Office of the Comptroller and Auditor General - Press Release on the 1995 Annual Report of the Comptroller and Auditor General

Press Release on the 1995 Annual Report of the Comptroller and Auditor General

The Comptroller and Auditor Generals Report on the Appropriation Accounts for 1995 is a composite commentary on the results of his audit of the various Government Departments and Offices financial transactions for that year. The volume also contains the Appropriation Accounts themselves which show the years outturn against the moneys provided by Dáil ?reann for the range of services delivered by Government Departments and Offices.

Nowadays, the Report is only one of a range of reports published by the C&AG on matters concerning financial control and value-for-money across the wider public sector; nevertheless, it still constitutes the most important published output of the Office and serves as a basis for further examination by the Public Accounts Committee of the issues raised.

This Report contains material which is critical of Departments but also draws attention to matters of a financial nature which have a public interest. Attached is a quick reference guide to some of the more noteworthy items in the Report.

Reference Guide



  • Section 10 (see pages 12-15) Weakness in the procedures followed by the Department in distributing ?873,000 of grants to 37 local development projects.


  • Section 17 (see page 20) The summary of tax outstanding under the various tax heads and the total estimate expected to be collected show that of the ?1,950m tax outstanding on the books, Revenue reckons that it will collect ?553m.
  • Section 21 (see pages 24-26)A Revenue audit disclosed underpaid taxes of ?490,000 and there was evidence to suggest that there had been fraudulent evasion of tax. However the case was not brought to Court due to delay in finalising the investigations. In the meantime, a bank who had a lien on the taxpayers property, disposed of it and apparently there are now no assets against which the tax debt can be satisfied
  • Section 22 (see pages 26-28) Revenue Audits
    • (a) While the audit of self assessed taxpayers revealed a high level of inadequate record keeping, no prosecutions have been taken for this offence.
    • (b) Doubt expressed whether the low level of penalties imposed by Revenue was a real deterrent against tax evasion
    • (c) No detailed study has been carried out to try to establish the indicative level of tax evasion.

Office of Public Works

  • Section 23 (see pages 29-32)The estimated ?10m cost for refurbishment of the Ship Street Section of Dublin Castle was exceeded by some ?2.4m. The overall management of the project left something to be desired.
  • Section 24 (see pages 32-33)Internal fraud to a value of ?177,000 was involved in the payment of property rents by the State.

Transport, Energy & Communications

  • Section 25 (see pages 33-36)The promotion of Shannon Airport by Shannon Airport Marketing overran its budget of ?1.8m by ?985,000 due to poor financial management.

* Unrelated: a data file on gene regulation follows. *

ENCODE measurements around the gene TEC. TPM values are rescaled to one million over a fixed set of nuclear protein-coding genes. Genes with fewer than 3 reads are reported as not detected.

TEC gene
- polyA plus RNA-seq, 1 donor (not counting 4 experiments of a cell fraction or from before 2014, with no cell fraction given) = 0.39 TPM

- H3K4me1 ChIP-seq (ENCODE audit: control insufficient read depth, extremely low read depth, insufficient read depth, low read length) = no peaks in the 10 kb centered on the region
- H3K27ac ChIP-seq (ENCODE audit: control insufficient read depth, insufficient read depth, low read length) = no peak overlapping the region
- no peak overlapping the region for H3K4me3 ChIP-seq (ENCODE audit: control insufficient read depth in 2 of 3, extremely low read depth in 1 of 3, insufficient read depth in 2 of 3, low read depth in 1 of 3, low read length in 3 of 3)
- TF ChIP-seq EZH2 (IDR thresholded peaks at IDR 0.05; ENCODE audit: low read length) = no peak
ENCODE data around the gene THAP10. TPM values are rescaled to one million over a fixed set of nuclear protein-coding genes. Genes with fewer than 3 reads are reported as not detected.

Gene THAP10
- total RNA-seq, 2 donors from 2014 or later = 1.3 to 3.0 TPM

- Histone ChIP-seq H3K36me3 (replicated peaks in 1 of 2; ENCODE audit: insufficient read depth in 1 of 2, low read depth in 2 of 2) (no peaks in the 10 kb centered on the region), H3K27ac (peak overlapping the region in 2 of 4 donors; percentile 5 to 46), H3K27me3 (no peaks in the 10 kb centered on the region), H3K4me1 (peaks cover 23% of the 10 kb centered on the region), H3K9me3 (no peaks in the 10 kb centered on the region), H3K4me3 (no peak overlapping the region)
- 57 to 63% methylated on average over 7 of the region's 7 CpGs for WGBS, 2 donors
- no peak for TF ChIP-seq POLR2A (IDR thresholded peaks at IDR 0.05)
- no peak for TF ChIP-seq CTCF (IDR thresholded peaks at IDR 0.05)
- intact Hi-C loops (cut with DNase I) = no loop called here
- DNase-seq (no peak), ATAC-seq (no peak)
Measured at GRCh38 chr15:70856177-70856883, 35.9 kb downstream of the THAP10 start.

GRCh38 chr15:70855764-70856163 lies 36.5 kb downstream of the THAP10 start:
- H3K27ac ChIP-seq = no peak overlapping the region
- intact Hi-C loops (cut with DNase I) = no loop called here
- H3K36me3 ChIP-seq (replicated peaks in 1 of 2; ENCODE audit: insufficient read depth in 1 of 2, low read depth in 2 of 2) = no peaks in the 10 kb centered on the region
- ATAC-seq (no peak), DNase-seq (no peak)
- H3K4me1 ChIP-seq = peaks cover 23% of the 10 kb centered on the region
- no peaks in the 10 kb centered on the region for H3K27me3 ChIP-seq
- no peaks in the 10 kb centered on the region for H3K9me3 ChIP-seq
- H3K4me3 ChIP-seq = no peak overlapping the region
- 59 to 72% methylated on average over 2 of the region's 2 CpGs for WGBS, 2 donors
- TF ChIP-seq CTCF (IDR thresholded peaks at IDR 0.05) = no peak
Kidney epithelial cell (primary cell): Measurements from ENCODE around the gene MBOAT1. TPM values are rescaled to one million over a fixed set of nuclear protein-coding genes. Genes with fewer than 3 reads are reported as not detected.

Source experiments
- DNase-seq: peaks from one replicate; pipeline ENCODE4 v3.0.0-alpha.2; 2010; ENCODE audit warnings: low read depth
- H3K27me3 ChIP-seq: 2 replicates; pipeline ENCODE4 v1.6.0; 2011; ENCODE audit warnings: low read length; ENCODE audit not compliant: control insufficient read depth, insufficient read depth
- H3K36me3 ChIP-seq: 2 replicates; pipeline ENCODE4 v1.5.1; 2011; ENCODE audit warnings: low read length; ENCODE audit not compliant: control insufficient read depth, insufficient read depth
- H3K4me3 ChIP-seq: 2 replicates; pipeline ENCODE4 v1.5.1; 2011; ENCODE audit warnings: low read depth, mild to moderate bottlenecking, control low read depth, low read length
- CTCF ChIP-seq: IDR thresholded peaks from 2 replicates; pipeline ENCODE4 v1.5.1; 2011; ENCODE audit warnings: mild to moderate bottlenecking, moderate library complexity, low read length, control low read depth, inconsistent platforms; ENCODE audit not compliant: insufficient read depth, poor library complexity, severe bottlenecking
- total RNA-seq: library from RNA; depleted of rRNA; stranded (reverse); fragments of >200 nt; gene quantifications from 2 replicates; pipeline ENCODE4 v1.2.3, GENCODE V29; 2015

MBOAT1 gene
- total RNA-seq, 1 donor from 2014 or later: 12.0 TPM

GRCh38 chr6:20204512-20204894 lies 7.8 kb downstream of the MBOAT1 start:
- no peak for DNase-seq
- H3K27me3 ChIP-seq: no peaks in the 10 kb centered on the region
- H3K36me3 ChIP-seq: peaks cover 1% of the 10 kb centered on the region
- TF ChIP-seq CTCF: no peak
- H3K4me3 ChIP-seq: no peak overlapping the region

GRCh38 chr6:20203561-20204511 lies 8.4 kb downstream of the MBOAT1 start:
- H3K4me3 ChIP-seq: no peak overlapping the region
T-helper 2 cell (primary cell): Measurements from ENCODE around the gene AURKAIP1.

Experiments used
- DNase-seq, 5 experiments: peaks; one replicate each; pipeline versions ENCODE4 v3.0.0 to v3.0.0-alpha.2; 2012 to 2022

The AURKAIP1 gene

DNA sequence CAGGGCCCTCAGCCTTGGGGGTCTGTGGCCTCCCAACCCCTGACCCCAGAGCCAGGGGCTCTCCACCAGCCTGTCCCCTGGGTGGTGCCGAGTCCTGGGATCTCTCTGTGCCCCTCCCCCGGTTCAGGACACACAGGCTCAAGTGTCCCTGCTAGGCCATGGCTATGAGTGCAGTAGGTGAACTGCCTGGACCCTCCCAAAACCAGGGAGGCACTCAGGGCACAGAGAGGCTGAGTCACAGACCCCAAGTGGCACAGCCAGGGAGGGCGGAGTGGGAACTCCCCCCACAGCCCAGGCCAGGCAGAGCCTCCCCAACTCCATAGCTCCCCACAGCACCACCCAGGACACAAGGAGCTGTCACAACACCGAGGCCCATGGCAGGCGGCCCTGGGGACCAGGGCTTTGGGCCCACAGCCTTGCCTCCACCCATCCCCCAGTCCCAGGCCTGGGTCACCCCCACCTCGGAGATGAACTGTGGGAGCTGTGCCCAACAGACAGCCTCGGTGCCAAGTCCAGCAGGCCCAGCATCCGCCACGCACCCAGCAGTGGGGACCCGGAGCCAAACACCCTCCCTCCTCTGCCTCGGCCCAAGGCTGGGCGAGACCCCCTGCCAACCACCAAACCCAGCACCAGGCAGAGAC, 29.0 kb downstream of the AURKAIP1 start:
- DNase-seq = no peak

• Section 27 (see pages 38-40) The new kitchen at Mountjoy Prison, substantially completed in September 1994 did not become operational until March 1996. The overall cost was ?2.8m.


  • Section 29 (see pages 41-44) Irregularities of ?140,000 were discovered at two schools.
  • Section 31 (see page 45)Finalising the affairs of the former Carysfort Training College, who may owe the Department ?847,000, has been somewhat slow.


  • Section 32 (see pages 45-46)A computerised accounting system acquired in 1992 at a cost of ?36,000 has not been used and the manual system is still operational.
  • Section 33 (see pages 46-49)The Trout and Coarse Fisheries Development Societies, set up following the resolution of the Rod Licence dispute, have not operated successfully.

Agriculture, Food & Forestry

  • Section 35 (see pages 51-54)?825,000 was advanced in late December 1995 to 1,378 staff for overtime which generally was not worked until well into 1996. The overall control over this arrangement was unsatisfactory and, even by June 1996, 80 staff had worked less hours than the advances paid.
  • Section 38 (see pages 56-58)Some ?3.5m has been lost in EU moneys due to delays by the Department in making payments to farmers within the specified time limits.
  • Section 39 (see pages 58-60)EU in respect of export refunds to Iraq and Yemen as the EU was not satisfied with the documentation supplied by these countries.
  • Section 40 (see page 60)The Exchequer lost ?250,000 in interest due to a delay by the Department in making claims for refunds of EU moneys.

Equality & Law Reform

  • Section 41 (see pages 61-63)Details the estimated costs of ?3.5m. incurred in holding the Divorce Referendum.

Tourism & Trade

  • Sections 43 and 44 (see pages 64-65)Undue delay has arisen in recovering moneys due to the Department under the export credit insurance scheme.

Social Welfare

  • Section 45 (see pages 66-69)?16m of detected Social Welfare overpayments were recorded during 1995 while recoveries totalled ?6m. The Department attributed some ?11.5m of the detected overpayments to fraud or suspected fraud by claimants.
  • Section 46 (see page 69)Though ?26m was paid to dentists, opticians and doctors under the Treatment Benefit Scheme, tax clearance certificates were not sought before payments were made.
  • Sections 48 and 49 (see pages 71-74)The Equal Treatment Arrears are expected to cost ?289m. This includes ?429,000 which was overpaid and has yet to be recovered.


  • Section 51 (see pages 76-77)Accounting for the ?60m compensation provided for Hepatitis C victims.

The contents of this page were last updated on 26/09/03